National Council

Nationalrat
27th legislative period
Type
Type
History
Founded10 November 1920 (1920-11-10)
Preceded byConstituent National Assembly
Leadership
Wolfgang Sobotka (ÖVP)
since 18 December 2017
Doris Bures (SPÖ)
since 9 November 2017
Norbert Hofer (FPÖ)
since 23 October 2019
Structure
Seats183
Political groups
Government (97)
  •   ÖVP (71)
  •   Greens (26)

Opposition (86)

Elections
Open list proportional representation
Last election
29 September 2019
Next election
Next
Meeting place
Redoute Wing (provisionally)
Hofburg Imperial Palace, Vienna
Website
parlament.gv.at


The National Council (German: Nationalrat) is one of the two houses of the Austrian Parliament and is frequently referred to as the lower house. The constitution endows the National Council with far more power than the Federal Council.

Responsibilities

The National Council is where Austria's federal legislative authority is concentrated; for a bill to become federal law, it must be resolved upon by this chamber. Bills passed by the National Council are sent to the Federal Council for corroboration. If the Federal Council approves of the bill or simply does nothing for eight weeks, the bill has succeeded. If the Federal Council vetoes the bill, the National Council may still force it into law by essentially just passing it again; a National Council resolution overruling a Federal Council objection merely has to meet a higher quorum than a regular resolution. In other words, the Federal Council does not have any real power to prevent adoption of legislation, the National Council being easily able to override it. There are three exceptions to this rule:[1]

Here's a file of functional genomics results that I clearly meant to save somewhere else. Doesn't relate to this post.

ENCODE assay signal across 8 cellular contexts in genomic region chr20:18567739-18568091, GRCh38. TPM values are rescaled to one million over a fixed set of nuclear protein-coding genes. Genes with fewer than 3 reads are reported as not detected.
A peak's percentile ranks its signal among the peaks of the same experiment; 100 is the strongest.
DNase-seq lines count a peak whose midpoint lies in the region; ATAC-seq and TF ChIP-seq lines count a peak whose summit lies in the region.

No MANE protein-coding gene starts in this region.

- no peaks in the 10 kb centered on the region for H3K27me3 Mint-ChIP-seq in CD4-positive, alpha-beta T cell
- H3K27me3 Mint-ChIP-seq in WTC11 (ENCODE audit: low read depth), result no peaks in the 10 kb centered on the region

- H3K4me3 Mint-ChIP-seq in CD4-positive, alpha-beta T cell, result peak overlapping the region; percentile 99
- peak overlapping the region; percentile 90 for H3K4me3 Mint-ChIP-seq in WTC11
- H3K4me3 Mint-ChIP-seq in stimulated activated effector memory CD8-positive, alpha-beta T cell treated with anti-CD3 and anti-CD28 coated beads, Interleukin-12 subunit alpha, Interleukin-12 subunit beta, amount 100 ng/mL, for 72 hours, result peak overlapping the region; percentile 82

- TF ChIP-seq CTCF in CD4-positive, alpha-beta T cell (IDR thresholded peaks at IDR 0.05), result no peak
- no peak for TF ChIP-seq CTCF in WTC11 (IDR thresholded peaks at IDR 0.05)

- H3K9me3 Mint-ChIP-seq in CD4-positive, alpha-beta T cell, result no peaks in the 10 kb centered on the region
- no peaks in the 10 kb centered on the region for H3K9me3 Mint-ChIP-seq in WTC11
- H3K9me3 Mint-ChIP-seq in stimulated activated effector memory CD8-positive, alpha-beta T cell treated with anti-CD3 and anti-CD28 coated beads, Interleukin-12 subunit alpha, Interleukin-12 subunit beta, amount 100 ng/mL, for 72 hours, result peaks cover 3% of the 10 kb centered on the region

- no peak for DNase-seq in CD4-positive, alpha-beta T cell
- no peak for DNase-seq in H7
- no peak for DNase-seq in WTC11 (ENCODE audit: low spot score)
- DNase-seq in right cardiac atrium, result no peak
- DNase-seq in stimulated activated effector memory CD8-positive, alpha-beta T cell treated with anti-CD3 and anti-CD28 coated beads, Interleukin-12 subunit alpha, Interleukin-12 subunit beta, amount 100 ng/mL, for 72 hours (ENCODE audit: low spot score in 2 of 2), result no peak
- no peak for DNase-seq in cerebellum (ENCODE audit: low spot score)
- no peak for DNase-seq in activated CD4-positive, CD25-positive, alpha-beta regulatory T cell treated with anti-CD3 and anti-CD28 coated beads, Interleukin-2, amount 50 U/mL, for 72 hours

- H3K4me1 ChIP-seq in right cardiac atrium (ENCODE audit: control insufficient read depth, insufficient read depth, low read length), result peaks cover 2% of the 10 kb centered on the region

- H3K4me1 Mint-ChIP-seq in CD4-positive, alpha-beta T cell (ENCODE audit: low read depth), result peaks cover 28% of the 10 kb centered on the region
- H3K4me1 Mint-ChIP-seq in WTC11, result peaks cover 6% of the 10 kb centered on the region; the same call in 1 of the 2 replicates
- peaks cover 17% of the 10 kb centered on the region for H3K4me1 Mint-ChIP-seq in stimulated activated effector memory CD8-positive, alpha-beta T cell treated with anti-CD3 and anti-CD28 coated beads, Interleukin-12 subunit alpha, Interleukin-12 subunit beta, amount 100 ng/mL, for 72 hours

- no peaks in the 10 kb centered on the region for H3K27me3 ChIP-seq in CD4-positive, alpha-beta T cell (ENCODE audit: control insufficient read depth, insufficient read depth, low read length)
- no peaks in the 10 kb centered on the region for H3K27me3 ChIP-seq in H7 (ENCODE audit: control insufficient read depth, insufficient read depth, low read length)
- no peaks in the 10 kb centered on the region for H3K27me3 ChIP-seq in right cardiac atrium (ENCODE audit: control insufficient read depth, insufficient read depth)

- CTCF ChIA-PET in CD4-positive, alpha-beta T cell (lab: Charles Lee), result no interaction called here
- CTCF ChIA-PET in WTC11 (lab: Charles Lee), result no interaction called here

The approval of the National Council is also required for most of the prerogatives of the Federal Assembly to be exercised. For example, motions to call for a referendum aimed at having the President removed from office by the electorate, and motions to declare war all need a two-thirds majority in the National Council. Only motions to impeach the President can also be from the Federal Council.[2]

Elections

Regional constituencies in Austria. State constituencies are shown in colors.
Regional constituencies in Austria. State constituencies are shown in colors.

The 183 members of the National Council are elected by nationwide popular vote for a term of five years; each Austrian sixteen years or older on the day the election takes place is entitled to one vote. National Council elections are general elections. The voting system aims at party-list proportional representation and uses partially open lists:

In addition to voting for a party list, voters may express preference for one individual candidate in the same party list. This means it is not possible to simultaneously vote for the party list of one party but exert influence on the candidate rankings on the party list of another party. A candidate receiving sufficiently many personal votes can rise in rank on his or her district party list; voters thus have a certain degree of influence as to which particular individual wins which particular seat.

Peculiarities

Austria's federal constitution defines Austria as a semi-presidential democracy: the executive branch of government is supposed to be headed by the President, but is also answerable to the National Council. In practice, however, nearly all of the day-to-day work of governing is left to the Chancellor and Cabinet, which are dependent on the confidence of the National Council. The President has the theoretical right to name anyone eligible to serve in the National Council as a minister or Chancellor. However, the National Council's right to sack a minister or the entire cabinet makes it all but impossible for Presidents to appoint a government entirely of their own choosing or keep it in office against the will of the National Council. While the President has the theoretical authority to dissolve a hostile National Council, constitutional convention prevents this power from being exercised.